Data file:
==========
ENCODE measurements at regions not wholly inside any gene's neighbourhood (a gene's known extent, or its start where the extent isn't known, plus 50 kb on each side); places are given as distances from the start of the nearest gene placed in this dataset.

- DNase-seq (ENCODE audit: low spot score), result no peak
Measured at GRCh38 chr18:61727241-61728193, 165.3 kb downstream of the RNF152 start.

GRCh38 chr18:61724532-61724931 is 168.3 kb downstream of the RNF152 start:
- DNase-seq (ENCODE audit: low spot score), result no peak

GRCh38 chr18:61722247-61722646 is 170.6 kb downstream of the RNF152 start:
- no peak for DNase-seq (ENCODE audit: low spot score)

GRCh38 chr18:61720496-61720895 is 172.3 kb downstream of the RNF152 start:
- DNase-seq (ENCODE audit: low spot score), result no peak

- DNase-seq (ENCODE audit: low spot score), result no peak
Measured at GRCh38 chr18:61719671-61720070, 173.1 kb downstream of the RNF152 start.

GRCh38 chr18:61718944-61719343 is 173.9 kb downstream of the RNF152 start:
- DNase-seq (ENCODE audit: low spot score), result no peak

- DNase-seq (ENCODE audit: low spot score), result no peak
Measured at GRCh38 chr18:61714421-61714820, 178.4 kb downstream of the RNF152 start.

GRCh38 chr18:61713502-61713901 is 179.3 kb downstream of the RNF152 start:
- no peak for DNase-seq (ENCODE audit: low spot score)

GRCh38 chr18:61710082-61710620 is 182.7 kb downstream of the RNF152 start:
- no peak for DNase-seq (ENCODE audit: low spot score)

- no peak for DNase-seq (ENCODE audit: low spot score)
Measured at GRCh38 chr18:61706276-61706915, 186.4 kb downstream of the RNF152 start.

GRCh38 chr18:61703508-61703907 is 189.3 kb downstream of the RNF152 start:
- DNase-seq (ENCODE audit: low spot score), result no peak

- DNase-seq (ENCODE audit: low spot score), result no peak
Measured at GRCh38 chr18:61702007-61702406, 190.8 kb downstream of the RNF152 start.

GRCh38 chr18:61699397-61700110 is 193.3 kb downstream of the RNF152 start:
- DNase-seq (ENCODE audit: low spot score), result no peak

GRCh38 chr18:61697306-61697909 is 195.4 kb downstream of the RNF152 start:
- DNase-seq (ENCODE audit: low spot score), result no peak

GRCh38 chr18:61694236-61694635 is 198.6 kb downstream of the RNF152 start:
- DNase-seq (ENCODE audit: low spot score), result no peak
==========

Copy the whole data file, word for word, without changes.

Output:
ENCODE measurements at regions not wholly inside any gene's neighbourhood (a gene's known extent, or its start where the extent isn't known, plus 50 kb on each side); places are given as distances from the start of the nearest gene placed in this dataset.

- DNase-seq (ENCODE audit: low spot score), result no peak
Measured at GRCh38 chr18:61727241-61728193, 165.3 kb downstream of the RNF152 start.

GRCh38 chr18:61724532-61724931 is 168.3 kb downstream of the RNF152 start:
- DNase-seq (ENCODE audit: low spot score), result no peak

GRCh38 chr18:61722247-61722646 is 170.6 kb downstream of the RNF152 start:
- no peak for DNase-seq (ENCODE audit: low spot score)

GRCh38 chr18:61720496-61720895 is 172.3 kb downstream of the RNF152 start:
- DNase-seq (ENCODE audit: low spot score), result no peak

- DNase-seq (ENCODE audit: low spot score), result no peak
Measured at GRCh38 chr18:61719671-61720070, 173.1 kb downstream of the RNF152 start.

GRCh38 chr18:61718944-61719343 is 173.9 kb downstream of the RNF152 start:
- DNase-seq (ENCODE audit: low spot score), result no peak

- DNase-seq (ENCODE audit: low spot score), result no peak
Measured at GRCh38 chr18:61714421-61714820, 178.4 kb downstream of the RNF152 start.

GRCh38 chr18:61713502-61713901 is 179.3 kb downstream of the RNF152 start:
- no peak for DNase-seq (ENCODE audit: low spot score)

GRCh38 chr18:61710082-61710620 is 182.7 kb downstream of the RNF152 start:
- no peak for DNase-seq (ENCODE audit: low spot score)

- no peak for DNase-seq (ENCODE audit: low spot score)
Measured at GRCh38 chr18:61706276-61706915, 186.4 kb downstream of the RNF152 start.

GRCh38 chr18:61703508-61703907 is 189.3 kb downstream of the RNF152 start:
- DNase-seq (ENCODE audit: low spot score), result no peak

- DNase-seq (ENCODE audit: low spot score), result no peak
Measured at GRCh38 chr18:61702007-61702406, 190.8 kb downstream of the RNF152 start.

GRCh38 chr18:61699397-61700110 is 193.3 kb downstream of the RNF152 start:
- DNase-seq (ENCODE audit: low spot score), result no peak

GRCh38 chr18:61697306-61697909 is 195.4 kb downstream of the RNF152 start:
- DNase-seq (ENCODE audit: low spot score), result no peak

GRCh38 chr18:61694236-61694635 is 198.6 kb downstream of the RNF152 start:
- DNase-seq (ENCODE audit: low spot score), result no peak